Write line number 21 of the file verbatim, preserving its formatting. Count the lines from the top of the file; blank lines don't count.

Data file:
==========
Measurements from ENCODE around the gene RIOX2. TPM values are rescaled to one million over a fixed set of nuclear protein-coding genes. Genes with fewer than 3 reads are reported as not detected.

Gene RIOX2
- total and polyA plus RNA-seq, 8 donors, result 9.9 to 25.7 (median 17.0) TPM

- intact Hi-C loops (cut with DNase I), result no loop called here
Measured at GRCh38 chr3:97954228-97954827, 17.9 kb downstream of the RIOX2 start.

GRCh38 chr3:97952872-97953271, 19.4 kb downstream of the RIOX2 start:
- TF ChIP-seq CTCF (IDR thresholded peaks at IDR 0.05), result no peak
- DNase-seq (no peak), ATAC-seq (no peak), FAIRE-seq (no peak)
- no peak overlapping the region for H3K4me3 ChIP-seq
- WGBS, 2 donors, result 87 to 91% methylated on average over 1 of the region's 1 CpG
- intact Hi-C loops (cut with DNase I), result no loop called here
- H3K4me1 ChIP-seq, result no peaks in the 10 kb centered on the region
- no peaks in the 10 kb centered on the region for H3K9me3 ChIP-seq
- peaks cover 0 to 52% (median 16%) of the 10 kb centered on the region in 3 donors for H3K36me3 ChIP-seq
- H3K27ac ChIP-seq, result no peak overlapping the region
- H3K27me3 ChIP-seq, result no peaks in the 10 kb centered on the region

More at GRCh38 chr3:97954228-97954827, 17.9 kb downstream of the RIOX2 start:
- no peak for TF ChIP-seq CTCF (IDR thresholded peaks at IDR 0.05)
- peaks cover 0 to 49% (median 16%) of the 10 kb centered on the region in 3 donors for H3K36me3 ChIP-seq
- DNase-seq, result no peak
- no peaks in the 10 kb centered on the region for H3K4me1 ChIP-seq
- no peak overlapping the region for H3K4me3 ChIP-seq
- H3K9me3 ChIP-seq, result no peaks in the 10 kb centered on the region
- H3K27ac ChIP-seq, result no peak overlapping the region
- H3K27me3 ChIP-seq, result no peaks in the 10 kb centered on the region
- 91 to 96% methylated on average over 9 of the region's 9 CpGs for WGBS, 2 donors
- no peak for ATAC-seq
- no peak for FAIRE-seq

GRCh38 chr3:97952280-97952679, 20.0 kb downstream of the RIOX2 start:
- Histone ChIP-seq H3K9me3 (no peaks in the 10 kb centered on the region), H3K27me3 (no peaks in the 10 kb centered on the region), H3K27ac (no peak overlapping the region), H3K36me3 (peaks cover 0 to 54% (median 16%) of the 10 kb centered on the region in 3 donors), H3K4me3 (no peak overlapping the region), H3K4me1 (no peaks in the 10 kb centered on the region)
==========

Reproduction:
- no peaks in the 10 kb centered on the region for H3K4me1 ChIP-seq